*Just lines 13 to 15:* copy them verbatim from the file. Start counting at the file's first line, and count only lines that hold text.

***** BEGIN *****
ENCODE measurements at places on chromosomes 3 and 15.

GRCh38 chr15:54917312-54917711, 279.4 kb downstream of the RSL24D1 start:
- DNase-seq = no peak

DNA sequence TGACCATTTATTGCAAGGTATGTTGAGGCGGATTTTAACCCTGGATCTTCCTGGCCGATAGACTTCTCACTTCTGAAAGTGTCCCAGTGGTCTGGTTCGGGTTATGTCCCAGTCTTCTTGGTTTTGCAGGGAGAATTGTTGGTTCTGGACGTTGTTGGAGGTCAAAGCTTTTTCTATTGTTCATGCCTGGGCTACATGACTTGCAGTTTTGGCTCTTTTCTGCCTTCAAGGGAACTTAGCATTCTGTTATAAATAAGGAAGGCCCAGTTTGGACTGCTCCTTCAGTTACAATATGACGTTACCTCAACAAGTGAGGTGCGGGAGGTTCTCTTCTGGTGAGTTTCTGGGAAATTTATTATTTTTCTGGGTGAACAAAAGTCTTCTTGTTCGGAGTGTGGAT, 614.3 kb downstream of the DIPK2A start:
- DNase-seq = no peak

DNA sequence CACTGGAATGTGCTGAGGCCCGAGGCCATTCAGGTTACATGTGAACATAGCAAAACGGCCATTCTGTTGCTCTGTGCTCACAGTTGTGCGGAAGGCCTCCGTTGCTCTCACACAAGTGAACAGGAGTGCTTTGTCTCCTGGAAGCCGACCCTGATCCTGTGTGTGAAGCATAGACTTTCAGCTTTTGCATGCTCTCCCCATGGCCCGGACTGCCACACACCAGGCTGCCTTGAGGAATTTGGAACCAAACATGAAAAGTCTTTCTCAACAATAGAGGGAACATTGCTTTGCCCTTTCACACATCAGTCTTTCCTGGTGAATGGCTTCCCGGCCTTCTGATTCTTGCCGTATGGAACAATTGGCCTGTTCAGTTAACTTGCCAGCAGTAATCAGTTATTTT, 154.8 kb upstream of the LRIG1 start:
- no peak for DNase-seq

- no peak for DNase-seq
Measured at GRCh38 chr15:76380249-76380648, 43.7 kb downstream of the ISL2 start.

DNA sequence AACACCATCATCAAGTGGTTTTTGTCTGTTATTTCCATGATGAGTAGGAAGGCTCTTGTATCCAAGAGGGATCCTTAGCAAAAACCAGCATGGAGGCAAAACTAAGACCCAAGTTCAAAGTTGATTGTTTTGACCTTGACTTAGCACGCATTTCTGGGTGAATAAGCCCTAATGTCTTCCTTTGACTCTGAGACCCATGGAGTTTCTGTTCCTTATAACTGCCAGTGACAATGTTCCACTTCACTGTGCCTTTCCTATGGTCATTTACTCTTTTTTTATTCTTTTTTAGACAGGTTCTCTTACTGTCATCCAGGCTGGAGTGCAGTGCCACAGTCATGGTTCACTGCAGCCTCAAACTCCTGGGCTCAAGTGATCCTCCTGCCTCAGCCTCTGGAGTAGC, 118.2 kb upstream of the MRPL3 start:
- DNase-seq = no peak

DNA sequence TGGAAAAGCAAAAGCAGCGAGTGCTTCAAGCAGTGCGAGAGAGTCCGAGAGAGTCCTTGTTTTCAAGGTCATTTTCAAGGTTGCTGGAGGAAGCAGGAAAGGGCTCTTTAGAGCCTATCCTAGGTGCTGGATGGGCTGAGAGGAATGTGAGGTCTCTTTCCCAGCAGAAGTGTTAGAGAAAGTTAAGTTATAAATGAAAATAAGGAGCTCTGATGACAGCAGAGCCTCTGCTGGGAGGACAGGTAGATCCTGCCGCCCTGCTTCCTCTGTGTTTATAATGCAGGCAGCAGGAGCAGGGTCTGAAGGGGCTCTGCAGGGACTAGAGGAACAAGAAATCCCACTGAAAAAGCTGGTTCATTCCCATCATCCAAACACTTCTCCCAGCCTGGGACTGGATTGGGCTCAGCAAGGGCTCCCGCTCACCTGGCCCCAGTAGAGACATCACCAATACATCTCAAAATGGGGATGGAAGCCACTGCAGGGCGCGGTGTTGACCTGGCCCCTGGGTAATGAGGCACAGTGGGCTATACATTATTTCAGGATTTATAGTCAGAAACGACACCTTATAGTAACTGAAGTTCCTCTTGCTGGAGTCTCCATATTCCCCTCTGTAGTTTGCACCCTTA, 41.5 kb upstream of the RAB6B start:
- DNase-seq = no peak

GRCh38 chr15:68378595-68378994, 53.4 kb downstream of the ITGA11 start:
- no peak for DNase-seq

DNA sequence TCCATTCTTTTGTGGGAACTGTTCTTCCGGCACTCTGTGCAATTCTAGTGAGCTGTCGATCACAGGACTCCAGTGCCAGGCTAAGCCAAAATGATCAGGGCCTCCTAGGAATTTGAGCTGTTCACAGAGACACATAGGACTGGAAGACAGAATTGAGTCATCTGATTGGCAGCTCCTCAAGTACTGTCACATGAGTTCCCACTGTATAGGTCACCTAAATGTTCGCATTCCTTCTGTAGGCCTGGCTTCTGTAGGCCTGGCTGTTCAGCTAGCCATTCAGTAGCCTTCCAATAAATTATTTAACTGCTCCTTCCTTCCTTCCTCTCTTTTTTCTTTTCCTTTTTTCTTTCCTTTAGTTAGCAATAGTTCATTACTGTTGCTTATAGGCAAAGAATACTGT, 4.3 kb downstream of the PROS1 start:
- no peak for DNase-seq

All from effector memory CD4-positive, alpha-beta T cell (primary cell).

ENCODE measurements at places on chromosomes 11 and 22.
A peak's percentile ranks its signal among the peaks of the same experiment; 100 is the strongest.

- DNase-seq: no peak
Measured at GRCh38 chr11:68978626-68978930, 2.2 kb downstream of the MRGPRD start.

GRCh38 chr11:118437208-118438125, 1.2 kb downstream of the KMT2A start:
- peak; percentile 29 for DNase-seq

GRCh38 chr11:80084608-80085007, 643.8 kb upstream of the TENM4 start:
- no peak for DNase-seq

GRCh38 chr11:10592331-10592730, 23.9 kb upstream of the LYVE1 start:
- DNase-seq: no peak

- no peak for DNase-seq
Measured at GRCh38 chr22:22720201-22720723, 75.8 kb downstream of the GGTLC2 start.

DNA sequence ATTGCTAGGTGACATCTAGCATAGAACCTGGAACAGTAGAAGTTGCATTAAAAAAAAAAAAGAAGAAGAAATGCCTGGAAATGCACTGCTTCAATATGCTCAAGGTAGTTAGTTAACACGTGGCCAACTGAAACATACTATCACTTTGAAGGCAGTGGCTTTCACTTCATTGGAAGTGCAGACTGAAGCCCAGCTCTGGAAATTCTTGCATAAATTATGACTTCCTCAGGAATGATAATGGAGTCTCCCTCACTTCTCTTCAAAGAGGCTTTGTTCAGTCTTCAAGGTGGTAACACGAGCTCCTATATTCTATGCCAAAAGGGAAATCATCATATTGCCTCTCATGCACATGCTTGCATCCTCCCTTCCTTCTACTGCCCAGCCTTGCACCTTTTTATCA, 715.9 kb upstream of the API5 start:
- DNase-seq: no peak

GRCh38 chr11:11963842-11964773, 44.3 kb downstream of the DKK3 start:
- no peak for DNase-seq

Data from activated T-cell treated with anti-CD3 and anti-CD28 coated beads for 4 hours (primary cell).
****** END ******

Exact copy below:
- DNase-seq = no peak

GRCh38 chr15:68378595-68378994, 53.4 kb downstream of the ITGA11 start:
- no peak for DNase-seq